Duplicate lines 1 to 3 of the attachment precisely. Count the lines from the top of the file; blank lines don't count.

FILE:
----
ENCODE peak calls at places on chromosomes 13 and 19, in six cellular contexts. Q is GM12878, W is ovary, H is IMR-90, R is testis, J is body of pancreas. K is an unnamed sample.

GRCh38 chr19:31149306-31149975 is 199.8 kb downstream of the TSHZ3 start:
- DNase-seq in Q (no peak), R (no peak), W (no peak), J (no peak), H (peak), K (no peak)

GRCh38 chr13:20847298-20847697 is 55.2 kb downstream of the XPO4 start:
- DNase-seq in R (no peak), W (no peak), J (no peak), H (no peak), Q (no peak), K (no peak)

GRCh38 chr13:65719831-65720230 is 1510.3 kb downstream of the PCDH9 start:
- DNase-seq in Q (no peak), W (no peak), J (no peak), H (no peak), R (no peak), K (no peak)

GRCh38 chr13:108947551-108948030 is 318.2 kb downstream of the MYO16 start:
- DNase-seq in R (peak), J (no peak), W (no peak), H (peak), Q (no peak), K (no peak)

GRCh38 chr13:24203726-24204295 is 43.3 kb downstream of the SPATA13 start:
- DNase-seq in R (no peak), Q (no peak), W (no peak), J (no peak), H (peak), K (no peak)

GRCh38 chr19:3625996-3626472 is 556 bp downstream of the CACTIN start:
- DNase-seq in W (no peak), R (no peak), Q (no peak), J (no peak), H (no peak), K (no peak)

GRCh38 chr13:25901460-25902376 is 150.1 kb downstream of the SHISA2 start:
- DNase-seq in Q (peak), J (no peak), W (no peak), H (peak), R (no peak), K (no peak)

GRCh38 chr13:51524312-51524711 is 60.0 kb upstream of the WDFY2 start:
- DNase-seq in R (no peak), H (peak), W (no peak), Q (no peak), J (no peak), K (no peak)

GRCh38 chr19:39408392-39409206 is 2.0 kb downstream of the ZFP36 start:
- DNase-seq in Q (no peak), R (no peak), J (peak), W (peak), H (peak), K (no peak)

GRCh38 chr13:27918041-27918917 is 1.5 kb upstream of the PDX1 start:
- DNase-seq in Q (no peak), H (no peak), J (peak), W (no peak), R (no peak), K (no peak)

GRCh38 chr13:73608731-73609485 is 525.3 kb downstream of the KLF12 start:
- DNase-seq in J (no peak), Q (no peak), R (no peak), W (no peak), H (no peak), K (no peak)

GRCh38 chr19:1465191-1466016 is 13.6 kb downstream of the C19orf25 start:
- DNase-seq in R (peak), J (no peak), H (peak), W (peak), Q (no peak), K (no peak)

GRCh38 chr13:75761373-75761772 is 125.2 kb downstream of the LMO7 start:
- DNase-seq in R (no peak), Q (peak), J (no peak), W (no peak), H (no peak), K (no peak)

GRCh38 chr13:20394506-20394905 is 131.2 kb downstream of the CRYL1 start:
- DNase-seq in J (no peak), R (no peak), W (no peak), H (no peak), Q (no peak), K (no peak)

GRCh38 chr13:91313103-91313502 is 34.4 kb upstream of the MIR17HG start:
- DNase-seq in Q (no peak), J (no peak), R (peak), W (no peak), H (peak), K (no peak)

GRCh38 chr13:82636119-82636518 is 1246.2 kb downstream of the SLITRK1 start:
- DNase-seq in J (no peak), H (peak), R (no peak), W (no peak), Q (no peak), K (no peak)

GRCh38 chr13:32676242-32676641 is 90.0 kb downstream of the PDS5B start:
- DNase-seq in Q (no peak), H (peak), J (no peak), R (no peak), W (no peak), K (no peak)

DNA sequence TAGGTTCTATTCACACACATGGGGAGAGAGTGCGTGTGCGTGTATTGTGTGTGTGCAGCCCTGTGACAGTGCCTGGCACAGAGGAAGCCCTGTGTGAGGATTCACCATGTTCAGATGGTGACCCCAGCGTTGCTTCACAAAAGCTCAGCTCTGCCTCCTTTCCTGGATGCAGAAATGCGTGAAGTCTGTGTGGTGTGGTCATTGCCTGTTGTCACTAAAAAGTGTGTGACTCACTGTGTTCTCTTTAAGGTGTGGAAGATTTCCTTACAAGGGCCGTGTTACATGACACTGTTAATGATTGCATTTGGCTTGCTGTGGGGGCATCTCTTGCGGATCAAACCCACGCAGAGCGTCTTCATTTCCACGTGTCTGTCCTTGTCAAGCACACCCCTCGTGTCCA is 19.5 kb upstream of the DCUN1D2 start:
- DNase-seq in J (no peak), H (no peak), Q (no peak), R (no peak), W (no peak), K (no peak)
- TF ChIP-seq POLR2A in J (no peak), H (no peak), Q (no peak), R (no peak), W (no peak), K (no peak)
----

ENCODE peak calls at places on chromosomes 13 and 19, in six cellular contexts. Q is GM12878, W is ovary, H is IMR-90, R is testis, J is body of pancreas. K is an unnamed sample.

GRCh38 chr19:31149306-31149975 is 199.8 kb downstream of the TSHZ3 start:
- DNase-seq in Q (no peak), R (no peak), W (no peak), J (no peak), H (peak), K (no peak)